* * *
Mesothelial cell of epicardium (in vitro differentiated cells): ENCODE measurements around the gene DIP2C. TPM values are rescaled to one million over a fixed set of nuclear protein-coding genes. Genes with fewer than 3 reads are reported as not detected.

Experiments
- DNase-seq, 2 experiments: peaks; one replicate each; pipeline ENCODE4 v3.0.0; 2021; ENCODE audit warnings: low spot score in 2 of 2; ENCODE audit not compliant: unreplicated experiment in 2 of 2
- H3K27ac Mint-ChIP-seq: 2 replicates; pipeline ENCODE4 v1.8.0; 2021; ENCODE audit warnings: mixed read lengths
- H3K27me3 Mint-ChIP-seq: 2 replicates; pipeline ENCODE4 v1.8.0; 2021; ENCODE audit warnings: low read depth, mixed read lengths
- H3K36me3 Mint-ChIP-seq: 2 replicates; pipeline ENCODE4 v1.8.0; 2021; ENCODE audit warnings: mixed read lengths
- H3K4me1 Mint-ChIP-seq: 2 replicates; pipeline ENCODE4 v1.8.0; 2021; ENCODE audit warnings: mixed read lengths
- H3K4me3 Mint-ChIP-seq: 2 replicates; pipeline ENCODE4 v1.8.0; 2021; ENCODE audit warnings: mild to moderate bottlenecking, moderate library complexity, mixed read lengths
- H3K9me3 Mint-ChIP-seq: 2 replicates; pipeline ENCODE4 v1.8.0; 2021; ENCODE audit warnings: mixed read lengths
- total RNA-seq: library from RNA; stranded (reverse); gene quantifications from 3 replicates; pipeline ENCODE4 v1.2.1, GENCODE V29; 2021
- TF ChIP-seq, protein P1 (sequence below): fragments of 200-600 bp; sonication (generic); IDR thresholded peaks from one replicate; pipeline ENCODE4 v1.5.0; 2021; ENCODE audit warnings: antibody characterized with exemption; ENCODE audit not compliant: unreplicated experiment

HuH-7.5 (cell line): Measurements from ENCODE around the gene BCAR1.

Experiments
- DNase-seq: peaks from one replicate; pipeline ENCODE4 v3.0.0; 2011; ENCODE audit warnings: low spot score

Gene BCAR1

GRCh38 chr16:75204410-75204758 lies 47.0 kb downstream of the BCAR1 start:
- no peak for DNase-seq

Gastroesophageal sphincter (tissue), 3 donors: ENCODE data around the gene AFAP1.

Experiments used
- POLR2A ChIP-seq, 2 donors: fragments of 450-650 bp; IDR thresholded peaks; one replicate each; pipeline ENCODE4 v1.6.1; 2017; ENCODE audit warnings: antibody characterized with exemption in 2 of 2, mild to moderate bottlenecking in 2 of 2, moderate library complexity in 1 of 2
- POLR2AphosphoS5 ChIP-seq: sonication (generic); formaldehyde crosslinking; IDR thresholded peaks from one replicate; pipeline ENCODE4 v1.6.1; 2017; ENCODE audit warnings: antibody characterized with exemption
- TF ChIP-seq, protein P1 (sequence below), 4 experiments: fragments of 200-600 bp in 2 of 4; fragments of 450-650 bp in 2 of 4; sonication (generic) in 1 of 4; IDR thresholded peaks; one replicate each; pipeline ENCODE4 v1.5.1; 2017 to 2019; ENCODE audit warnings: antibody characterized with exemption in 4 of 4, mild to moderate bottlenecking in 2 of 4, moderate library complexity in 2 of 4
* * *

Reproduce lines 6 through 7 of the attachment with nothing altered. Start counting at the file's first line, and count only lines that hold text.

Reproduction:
- H3K36me3 Mint-ChIP-seq: 2 replicates; pipeline ENCODE4 v1.8.0; 2021; ENCODE audit warnings: mixed read lengths
- H3K4me1 Mint-ChIP-seq: 2 replicates; pipeline ENCODE4 v1.8.0; 2021; ENCODE audit warnings: mixed read lengths